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Musikdienste gewinnen nach Facebook-Integration, Spotify am meisten

Facebook hat ein paar Zahlen zur Entwicklung der Musikdienste nach der tieferen Facebook-Integrationsmöglichkeit veröffentlicht. Early Results: The Open Graph and Music:

A few highlights from the weeks following f8:

Spotify: Already one of the defining social music apps on the web, they expanded to the US this summer and added well over 4 million new users since f8.

Earbits: Y Combinator-funded startup built by a team of musicians saw a 1350 percent increase in the number of users becoming fans of the band they’re listening to.

MOG: Their uniquely social business model has led to a 246 percent growth in Facebook users since f8.

Rdio: Their strong social ecosystem has expanded with a 30x increase in new user registrations from Facebook. Slacker: Available across mobile, TV, auto and web,

Slacker saw a more than 11x increase in monthly active users in the month following f8.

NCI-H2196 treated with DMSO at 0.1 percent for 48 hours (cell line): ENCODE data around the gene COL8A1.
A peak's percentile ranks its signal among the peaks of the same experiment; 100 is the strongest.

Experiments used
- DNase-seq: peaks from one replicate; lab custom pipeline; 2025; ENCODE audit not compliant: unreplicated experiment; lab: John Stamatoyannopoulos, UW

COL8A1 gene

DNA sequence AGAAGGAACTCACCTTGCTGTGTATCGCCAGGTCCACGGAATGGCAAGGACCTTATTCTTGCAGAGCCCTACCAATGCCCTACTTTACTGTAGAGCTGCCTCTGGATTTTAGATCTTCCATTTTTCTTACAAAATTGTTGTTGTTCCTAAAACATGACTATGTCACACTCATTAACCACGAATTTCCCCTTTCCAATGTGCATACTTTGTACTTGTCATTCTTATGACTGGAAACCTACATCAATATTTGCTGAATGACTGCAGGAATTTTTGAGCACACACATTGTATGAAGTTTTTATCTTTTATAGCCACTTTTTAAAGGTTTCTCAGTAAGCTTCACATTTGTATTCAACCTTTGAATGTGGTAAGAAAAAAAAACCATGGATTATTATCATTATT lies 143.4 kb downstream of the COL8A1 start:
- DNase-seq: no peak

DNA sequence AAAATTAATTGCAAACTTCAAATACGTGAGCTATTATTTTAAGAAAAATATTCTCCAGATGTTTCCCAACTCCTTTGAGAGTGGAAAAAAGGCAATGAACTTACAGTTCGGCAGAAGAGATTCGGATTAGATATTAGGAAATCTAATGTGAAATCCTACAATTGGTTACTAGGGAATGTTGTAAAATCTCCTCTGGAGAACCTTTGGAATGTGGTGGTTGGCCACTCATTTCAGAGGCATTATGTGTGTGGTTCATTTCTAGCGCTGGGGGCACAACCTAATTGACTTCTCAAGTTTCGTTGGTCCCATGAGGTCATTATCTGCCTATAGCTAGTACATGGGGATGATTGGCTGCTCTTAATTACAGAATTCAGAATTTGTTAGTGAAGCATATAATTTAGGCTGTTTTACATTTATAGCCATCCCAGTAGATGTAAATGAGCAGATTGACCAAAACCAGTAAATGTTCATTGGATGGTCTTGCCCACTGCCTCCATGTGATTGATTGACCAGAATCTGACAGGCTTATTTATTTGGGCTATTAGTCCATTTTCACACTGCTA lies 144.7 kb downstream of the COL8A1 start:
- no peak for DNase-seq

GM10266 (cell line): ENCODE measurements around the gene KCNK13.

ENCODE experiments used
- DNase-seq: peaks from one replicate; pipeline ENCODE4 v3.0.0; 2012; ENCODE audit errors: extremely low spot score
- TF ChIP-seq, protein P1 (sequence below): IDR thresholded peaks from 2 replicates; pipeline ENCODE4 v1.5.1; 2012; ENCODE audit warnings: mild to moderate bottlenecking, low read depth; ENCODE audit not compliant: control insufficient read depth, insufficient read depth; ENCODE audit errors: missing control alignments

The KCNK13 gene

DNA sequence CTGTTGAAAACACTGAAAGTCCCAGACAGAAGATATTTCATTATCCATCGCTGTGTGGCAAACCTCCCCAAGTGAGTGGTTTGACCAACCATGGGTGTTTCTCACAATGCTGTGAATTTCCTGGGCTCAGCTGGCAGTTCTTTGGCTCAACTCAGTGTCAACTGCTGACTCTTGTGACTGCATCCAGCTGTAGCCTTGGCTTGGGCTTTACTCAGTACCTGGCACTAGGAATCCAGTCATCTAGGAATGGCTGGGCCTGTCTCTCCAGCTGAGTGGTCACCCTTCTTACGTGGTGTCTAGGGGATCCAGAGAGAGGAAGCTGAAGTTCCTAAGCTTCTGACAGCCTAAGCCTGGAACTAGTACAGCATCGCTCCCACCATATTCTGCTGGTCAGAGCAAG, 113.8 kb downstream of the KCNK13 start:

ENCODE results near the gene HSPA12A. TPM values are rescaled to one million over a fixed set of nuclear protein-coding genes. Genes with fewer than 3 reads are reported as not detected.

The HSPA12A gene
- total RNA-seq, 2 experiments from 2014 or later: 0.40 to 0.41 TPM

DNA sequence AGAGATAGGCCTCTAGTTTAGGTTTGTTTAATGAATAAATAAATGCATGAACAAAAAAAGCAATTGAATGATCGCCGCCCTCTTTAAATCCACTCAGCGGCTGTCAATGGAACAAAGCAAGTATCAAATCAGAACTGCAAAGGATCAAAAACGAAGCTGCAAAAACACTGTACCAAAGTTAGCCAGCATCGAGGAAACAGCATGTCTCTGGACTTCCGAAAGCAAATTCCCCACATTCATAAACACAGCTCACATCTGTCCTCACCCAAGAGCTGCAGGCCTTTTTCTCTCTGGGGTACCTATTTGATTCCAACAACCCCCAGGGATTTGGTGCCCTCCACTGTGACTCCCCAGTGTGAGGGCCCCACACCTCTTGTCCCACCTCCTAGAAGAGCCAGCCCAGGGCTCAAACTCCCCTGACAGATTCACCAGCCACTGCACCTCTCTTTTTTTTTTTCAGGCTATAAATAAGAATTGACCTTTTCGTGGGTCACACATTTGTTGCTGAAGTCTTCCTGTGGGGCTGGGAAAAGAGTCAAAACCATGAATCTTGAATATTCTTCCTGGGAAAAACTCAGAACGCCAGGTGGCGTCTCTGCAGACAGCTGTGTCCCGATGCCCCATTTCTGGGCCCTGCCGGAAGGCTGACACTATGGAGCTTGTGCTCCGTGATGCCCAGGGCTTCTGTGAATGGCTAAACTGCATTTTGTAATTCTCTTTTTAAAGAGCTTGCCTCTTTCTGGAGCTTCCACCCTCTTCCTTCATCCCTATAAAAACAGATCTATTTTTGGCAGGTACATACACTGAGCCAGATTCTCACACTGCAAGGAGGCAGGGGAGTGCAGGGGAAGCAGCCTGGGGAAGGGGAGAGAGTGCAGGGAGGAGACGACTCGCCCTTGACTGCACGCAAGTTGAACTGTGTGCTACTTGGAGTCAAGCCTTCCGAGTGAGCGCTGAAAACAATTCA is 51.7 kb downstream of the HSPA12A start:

Deezer: Based in France, they’ve added more than 10,000 users per day since finalizing their Open Graph integration.

TechCrunch weist darauf hin, dass allerdings entgegen der Darstellung von Facebook nicht alle Dienste sich vergleichbar gut entwickeln und Spotify sich vom Rest abzusetzen scheint:

To give you some context, the top 100 Facebook apps and games have over 500,000 DAU and over 3 million MAU. Spotify is the 21st largest app by DAU, while MOG is tied for #1356th. Facebook’s right about one thing. Several music apps that provide services other than personal listening are doing quite well. RootMusic’s BandPage has 1.4 million DAU, ReverbNation’s Band Profile has 690,000 DAU, and Vevo for Artists has 250,000 DAU.

(DAU= Daily Active User, MAU= Monthly Active User)

Die Facebook-Integration scheint also den On-Demand-Streaming-Markt stärker in eine Winner-Takes-All-Richtung zu drücken:

Unless it has significant growth of non-Facebook users, Rdio could be out of the race. Even if it does, Rdio is missing out on the Facebook virality bonanza aiding Spotify.
The massive growth of Spotify and the meager increases of the other apps reflect a peer pressure effect. Before the Facebook integration, users might have explored the different apps and found the one with the content library and features that best suited them. Now it’s hard to rationalize using MOG or Rdio while constantly bombarded with Ticker stories showing that your friends are all on Spotify.

Diese Richtungsverschiebung ist wenig verwunderlich: Die Möglichkeit der Facebook-Integration bedeutet eine tendenzielle Socialisierung des Marktes, was wiederum dazu führt, dass Netzwerkeffekte eine wichtiger werdende Rolle spielen.